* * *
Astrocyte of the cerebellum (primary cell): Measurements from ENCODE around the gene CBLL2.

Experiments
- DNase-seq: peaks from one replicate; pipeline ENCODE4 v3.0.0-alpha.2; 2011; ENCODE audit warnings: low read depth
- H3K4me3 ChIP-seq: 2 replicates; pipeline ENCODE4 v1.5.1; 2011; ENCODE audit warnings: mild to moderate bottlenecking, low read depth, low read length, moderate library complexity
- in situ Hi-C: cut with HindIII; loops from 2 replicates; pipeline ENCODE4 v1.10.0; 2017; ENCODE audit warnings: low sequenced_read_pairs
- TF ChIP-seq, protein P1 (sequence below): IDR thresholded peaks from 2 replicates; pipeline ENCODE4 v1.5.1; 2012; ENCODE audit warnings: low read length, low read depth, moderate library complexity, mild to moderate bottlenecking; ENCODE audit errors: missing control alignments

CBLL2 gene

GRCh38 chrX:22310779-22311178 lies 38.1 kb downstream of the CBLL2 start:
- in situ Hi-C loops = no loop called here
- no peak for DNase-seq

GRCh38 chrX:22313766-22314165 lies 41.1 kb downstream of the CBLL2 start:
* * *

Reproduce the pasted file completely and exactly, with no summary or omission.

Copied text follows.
Astrocyte of the cerebellum (primary cell): Measurements from ENCODE around the gene CBLL2.

Experiments
- DNase-seq: peaks from one replicate; pipeline ENCODE4 v3.0.0-alpha.2; 2011; ENCODE audit warnings: low read depth
- H3K4me3 ChIP-seq: 2 replicates; pipeline ENCODE4 v1.5.1; 2011; ENCODE audit warnings: mild to moderate bottlenecking, low read depth, low read length, moderate library complexity
- in situ Hi-C: cut with HindIII; loops from 2 replicates; pipeline ENCODE4 v1.10.0; 2017; ENCODE audit warnings: low sequenced_read_pairs
- TF ChIP-seq, protein P1 (sequence below): IDR thresholded peaks from 2 replicates; pipeline ENCODE4 v1.5.1; 2012; ENCODE audit warnings: low read length, low read depth, moderate library complexity, mild to moderate bottlenecking; ENCODE audit errors: missing control alignments

CBLL2 gene

GRCh38 chrX:22310779-22311178 lies 38.1 kb downstream of the CBLL2 start:
- in situ Hi-C loops = no loop called here
- no peak for DNase-seq

GRCh38 chrX:22313766-22314165 lies 41.1 kb downstream of the CBLL2 start: